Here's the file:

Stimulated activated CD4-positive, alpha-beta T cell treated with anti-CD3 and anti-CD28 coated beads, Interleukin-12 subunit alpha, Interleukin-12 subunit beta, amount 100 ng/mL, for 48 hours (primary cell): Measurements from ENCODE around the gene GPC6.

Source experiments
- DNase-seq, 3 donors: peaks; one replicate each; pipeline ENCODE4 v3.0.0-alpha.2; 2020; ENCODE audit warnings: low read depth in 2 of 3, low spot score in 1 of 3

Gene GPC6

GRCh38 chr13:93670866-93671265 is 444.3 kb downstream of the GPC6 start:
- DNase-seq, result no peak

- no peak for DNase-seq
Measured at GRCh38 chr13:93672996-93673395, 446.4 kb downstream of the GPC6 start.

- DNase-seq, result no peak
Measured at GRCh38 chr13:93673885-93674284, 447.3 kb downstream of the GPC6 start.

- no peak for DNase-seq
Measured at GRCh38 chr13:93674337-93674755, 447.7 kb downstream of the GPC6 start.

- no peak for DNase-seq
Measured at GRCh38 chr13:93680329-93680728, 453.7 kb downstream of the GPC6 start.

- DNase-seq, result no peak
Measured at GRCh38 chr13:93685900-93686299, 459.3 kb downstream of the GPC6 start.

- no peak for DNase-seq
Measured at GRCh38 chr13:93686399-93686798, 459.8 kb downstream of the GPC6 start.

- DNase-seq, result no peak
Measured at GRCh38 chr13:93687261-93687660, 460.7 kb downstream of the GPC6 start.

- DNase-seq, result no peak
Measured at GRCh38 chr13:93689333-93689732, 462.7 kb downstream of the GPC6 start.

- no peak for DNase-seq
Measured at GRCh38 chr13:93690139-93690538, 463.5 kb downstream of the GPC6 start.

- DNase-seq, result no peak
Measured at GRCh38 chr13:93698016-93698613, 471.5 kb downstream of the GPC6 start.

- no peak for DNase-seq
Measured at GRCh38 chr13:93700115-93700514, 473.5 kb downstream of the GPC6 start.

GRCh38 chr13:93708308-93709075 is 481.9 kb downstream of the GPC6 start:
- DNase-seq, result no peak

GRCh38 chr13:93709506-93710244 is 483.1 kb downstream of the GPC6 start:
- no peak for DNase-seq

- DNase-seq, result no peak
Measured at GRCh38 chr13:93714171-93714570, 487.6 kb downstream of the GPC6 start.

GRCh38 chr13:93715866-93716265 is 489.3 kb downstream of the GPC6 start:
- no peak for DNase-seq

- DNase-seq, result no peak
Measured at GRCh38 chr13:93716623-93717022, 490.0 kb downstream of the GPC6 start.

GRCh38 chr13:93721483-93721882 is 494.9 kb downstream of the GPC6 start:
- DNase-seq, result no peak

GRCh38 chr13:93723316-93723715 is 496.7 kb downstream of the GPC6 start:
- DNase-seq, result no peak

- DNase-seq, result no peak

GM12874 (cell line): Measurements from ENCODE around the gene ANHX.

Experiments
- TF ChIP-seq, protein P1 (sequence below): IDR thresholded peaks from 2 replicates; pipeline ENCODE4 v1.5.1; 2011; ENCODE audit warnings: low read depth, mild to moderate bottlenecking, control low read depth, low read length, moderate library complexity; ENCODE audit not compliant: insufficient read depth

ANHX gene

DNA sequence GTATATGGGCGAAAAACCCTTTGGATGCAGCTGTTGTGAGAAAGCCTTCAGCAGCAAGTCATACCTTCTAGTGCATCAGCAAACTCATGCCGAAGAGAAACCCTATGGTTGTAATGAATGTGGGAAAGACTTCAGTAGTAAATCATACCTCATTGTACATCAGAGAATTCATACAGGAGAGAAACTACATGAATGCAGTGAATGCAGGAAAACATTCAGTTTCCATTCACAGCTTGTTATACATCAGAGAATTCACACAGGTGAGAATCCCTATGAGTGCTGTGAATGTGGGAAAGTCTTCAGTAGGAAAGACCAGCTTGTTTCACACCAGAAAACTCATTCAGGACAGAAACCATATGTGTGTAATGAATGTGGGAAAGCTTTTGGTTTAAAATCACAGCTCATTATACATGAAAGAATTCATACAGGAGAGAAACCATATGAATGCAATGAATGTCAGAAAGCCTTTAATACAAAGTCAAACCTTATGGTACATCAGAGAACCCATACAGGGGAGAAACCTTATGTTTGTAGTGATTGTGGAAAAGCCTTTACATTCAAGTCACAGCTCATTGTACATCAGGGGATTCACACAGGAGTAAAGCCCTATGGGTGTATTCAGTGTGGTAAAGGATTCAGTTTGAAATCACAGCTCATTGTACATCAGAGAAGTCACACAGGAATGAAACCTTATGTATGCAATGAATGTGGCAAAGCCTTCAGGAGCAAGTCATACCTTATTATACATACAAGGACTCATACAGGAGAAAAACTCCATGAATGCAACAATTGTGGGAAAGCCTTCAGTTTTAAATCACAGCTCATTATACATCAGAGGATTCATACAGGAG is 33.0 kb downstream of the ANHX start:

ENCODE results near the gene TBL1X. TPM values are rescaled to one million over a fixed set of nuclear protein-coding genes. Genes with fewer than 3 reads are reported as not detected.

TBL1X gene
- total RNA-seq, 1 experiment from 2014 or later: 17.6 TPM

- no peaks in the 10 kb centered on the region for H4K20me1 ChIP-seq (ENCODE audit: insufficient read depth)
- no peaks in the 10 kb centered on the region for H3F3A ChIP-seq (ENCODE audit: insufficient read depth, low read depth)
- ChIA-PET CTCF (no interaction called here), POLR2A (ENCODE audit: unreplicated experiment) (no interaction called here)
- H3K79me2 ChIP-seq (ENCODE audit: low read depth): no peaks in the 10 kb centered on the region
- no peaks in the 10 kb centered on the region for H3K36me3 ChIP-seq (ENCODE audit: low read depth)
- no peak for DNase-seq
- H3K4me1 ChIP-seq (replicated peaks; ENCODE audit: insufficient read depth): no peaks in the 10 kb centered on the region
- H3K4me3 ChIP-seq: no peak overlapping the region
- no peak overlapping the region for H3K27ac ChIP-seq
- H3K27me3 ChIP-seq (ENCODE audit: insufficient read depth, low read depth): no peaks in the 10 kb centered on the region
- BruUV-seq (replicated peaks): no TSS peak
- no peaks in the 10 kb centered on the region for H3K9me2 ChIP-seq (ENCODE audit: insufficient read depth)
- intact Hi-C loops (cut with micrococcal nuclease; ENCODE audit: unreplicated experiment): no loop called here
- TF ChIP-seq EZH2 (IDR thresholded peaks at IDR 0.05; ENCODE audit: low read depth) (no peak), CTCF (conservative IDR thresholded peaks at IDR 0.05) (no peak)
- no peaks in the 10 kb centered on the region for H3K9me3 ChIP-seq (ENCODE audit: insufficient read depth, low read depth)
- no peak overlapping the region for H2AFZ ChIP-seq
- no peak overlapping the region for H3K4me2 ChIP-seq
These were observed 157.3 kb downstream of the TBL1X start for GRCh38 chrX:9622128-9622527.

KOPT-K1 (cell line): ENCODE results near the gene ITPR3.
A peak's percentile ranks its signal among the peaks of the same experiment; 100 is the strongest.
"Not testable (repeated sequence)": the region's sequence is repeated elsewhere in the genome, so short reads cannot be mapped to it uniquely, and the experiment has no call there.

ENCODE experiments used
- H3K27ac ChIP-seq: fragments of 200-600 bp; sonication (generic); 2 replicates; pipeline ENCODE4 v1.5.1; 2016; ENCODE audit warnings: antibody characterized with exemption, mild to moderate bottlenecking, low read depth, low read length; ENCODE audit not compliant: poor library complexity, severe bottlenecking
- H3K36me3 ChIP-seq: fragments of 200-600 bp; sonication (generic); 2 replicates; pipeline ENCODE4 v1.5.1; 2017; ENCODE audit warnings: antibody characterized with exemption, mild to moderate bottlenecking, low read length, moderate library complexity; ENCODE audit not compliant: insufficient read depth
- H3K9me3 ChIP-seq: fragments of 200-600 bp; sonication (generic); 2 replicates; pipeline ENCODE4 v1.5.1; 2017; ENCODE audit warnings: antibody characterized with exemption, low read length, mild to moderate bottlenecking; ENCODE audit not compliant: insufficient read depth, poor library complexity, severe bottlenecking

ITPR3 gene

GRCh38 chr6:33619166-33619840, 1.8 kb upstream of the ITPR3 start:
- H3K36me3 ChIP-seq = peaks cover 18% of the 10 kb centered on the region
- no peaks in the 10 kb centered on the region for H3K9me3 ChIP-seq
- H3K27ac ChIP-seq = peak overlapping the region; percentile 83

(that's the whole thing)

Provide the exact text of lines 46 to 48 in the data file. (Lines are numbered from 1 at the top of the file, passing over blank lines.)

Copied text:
- TF ChIP-seq, protein P1 (sequence below): IDR thresholded peaks from 2 replicates; pipeline ENCODE4 v1.5.1; 2011; ENCODE audit warnings: low read depth, mild to moderate bottlenecking, control low read depth, low read length, moderate library complexity; ENCODE audit not compliant: insufficient read depth

ANHX gene

DNA sequence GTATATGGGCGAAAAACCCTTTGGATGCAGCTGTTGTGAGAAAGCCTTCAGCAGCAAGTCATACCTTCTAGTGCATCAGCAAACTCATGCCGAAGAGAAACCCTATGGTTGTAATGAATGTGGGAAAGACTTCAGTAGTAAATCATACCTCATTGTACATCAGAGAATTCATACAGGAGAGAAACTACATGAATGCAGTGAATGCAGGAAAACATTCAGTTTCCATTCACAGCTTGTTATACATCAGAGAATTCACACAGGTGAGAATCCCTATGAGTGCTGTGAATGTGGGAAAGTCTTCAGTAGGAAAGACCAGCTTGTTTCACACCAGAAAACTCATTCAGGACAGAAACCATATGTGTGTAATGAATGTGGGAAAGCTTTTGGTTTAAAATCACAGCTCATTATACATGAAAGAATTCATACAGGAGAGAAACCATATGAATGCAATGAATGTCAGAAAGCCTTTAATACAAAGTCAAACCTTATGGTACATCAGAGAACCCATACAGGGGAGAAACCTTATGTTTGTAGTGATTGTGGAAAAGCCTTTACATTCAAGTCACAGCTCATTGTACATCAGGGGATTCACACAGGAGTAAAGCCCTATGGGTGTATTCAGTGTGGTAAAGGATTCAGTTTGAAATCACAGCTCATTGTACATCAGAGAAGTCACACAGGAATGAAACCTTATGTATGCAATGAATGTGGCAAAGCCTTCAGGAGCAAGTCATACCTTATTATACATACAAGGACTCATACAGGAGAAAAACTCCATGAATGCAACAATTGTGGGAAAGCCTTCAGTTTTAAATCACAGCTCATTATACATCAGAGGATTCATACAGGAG is 33.0 kb downstream of the ANHX start: